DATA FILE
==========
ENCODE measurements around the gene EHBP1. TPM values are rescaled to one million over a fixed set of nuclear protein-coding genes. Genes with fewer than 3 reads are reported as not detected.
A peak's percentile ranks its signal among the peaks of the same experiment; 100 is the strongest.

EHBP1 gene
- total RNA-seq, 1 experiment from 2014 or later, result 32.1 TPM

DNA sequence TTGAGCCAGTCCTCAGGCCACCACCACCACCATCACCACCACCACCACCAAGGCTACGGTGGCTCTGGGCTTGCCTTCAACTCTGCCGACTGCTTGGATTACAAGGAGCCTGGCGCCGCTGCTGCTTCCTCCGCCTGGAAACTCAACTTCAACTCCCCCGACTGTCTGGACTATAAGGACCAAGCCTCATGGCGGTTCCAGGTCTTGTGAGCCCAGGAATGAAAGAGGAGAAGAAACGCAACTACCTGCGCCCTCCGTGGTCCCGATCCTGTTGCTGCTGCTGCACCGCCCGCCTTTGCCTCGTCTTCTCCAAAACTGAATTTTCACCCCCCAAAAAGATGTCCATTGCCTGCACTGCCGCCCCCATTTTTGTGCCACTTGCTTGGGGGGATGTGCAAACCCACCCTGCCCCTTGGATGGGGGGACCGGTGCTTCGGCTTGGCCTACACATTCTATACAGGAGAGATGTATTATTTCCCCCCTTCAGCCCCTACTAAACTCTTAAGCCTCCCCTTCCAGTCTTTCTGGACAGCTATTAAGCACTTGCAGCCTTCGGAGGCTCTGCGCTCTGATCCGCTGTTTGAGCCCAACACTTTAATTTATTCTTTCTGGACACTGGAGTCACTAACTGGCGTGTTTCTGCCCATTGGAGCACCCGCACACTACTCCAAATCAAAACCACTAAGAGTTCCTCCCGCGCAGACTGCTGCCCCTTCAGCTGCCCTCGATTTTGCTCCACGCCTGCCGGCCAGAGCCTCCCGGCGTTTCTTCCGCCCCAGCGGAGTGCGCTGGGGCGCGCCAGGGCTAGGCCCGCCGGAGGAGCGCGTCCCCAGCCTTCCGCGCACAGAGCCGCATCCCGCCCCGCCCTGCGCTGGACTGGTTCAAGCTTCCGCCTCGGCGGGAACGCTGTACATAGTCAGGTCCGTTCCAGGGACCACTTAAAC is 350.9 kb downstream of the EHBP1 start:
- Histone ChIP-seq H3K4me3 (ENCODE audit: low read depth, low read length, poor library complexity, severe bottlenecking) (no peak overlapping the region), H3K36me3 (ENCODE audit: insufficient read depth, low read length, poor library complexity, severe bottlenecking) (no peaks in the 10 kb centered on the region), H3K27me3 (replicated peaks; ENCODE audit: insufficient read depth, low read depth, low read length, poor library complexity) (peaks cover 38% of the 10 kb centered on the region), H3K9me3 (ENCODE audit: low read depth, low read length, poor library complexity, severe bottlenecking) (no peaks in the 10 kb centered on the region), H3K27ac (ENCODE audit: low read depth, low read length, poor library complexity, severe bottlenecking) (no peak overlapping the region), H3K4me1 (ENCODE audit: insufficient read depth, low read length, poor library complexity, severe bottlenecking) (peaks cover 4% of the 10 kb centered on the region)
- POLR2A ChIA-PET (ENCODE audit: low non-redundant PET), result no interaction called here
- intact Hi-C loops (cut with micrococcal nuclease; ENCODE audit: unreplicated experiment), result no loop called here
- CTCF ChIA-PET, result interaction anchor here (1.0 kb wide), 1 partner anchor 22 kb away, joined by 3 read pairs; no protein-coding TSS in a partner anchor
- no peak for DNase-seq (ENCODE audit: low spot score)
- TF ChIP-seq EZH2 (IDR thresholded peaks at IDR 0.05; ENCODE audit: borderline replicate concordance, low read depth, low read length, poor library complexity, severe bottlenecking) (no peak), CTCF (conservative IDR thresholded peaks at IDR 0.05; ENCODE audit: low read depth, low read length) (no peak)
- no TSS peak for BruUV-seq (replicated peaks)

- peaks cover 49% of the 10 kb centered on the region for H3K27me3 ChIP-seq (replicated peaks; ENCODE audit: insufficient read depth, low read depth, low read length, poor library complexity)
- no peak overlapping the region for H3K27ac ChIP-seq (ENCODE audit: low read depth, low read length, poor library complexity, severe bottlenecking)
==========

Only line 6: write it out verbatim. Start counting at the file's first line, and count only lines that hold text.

- Histone ChIP-seq H3K4me3 (ENCODE audit: low read depth, low read length, poor library complexity, severe bottlenecking) (no peak overlapping the region), H3K36me3 (ENCODE audit: insufficient read depth, low read length, poor library complexity, severe bottlenecking) (no peaks in the 10 kb centered on the region), H3K27me3 (replicated peaks; ENCODE audit: insufficient read depth, low read depth, low read length, poor library complexity) (peaks cover 38% of the 10 kb centered on the region), H3K9me3 (ENCODE audit: low read depth, low read length, poor library complexity, severe bottlenecking) (no peaks in the 10 kb centered on the region), H3K27ac (ENCODE audit: low read depth, low read length, poor library complexity, severe bottlenecking) (no peak overlapping the region), H3K4me1 (ENCODE audit: insufficient read depth, low read length, poor library complexity, severe bottlenecking) (peaks cover 4% of the 10 kb centered on the region)